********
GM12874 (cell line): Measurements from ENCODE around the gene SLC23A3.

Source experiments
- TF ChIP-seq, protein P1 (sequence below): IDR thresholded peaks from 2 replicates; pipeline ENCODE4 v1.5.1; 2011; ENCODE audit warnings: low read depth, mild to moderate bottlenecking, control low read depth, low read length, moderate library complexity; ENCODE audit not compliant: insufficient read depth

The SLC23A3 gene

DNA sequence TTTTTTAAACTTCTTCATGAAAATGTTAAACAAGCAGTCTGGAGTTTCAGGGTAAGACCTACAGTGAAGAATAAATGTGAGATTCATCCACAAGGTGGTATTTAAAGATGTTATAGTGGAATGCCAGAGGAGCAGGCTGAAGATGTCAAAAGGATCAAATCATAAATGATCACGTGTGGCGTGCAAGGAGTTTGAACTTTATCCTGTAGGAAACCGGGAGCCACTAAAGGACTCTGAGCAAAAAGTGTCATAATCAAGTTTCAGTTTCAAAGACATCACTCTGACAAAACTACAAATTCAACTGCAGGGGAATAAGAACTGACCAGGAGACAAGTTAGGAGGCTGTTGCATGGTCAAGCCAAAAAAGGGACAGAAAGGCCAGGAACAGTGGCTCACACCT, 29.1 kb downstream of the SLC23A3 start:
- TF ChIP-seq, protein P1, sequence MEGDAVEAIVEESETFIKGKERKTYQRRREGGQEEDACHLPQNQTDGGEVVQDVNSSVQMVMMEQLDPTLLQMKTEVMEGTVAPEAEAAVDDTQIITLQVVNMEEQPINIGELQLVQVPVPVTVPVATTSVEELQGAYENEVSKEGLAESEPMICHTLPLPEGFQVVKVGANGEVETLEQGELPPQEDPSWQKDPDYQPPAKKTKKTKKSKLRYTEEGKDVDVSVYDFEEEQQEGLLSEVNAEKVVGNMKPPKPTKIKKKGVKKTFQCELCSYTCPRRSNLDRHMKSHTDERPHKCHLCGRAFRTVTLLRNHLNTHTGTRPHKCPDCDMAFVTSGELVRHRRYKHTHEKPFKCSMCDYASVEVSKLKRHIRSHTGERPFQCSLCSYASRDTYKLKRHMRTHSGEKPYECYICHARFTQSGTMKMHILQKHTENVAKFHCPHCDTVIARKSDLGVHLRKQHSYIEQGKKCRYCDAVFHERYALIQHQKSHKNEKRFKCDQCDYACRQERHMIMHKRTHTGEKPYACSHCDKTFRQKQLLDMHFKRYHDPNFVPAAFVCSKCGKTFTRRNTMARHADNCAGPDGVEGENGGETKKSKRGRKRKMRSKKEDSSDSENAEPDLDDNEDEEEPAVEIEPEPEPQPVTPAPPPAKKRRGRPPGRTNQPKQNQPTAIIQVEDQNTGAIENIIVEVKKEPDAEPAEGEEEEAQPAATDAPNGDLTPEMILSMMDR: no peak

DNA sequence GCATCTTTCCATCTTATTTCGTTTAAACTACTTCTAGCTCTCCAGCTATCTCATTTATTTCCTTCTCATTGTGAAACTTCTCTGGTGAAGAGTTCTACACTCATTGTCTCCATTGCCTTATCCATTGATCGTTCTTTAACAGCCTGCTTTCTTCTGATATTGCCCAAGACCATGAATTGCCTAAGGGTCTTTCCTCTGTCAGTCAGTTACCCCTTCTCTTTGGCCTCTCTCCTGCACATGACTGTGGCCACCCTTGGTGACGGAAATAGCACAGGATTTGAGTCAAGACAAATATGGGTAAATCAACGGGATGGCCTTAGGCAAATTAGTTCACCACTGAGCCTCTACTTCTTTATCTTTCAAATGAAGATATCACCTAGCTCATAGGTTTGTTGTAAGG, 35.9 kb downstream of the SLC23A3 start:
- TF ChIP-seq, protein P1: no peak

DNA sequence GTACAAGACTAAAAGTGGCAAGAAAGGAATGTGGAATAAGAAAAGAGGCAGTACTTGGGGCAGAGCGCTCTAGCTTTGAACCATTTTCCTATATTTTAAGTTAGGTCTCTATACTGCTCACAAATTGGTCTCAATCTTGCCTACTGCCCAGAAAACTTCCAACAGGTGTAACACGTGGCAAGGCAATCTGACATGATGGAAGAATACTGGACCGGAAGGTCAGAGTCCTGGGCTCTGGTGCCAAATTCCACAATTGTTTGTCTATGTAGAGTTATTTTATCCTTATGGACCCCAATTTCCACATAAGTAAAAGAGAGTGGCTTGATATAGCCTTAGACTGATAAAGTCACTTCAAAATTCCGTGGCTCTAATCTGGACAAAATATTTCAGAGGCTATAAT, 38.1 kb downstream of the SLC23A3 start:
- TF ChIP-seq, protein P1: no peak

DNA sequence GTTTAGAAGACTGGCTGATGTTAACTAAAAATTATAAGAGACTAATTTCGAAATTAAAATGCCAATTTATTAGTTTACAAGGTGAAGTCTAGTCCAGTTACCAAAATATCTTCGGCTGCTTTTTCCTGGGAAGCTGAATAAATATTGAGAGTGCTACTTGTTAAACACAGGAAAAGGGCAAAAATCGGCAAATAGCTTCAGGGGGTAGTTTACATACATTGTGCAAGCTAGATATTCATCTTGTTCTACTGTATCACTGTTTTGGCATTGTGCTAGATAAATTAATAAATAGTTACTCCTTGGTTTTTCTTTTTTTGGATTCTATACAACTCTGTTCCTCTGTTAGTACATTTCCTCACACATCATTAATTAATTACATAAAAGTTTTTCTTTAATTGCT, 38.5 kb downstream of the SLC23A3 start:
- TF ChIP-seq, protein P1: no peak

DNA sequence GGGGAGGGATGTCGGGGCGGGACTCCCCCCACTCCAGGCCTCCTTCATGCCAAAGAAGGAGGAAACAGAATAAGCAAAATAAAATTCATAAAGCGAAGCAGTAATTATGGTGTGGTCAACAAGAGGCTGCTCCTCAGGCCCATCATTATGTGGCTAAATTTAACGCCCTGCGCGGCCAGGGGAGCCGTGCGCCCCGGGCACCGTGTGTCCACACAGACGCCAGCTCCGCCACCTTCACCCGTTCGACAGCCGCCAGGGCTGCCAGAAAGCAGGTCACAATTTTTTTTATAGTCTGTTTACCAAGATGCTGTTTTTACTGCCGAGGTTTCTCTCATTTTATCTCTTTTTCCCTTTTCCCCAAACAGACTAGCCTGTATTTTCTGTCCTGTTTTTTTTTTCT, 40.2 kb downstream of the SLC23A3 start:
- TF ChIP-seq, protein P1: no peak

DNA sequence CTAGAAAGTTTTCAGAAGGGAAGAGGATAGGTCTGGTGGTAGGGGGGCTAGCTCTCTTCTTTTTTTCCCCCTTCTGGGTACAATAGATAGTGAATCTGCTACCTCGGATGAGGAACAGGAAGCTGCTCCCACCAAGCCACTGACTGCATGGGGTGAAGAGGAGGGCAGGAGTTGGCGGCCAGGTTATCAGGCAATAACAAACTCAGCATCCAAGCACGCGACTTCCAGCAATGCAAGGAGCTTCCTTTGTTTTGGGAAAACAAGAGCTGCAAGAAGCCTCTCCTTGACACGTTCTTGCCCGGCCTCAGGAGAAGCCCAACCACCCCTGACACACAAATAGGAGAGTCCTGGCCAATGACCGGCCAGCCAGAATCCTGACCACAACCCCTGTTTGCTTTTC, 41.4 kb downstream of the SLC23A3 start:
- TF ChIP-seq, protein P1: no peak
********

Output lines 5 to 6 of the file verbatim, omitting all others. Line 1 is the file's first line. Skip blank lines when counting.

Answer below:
DNA sequence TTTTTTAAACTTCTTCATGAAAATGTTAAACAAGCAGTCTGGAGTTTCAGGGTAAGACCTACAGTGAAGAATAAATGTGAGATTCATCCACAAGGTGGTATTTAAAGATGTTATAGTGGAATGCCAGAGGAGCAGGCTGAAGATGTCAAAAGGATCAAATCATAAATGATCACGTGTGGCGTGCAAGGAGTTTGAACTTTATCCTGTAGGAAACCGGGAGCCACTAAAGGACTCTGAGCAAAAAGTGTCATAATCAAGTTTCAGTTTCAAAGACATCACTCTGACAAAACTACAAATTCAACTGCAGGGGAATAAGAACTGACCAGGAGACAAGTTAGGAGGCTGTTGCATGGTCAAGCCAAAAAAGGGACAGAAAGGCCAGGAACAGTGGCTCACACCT, 29.1 kb downstream of the SLC23A3 start:
- TF ChIP-seq, protein P1, sequence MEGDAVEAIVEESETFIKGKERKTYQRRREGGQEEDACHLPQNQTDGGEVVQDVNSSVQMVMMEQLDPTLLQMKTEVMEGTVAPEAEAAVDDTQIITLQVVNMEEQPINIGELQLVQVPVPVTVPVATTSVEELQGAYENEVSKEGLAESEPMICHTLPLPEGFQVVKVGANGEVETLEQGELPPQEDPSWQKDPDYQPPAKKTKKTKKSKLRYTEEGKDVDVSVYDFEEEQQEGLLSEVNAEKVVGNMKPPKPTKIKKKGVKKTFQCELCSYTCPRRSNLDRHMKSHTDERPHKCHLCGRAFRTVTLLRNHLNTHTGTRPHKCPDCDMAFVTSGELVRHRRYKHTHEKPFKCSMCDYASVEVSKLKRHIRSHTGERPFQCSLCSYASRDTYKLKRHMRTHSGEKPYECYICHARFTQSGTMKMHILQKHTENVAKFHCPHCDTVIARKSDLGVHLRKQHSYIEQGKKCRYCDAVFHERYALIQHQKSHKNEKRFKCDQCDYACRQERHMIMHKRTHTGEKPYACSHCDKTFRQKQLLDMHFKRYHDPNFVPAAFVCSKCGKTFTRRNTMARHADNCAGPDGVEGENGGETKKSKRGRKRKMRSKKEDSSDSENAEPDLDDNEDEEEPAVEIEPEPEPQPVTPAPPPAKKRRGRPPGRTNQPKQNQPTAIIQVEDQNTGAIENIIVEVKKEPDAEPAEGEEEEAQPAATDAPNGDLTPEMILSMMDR: no peak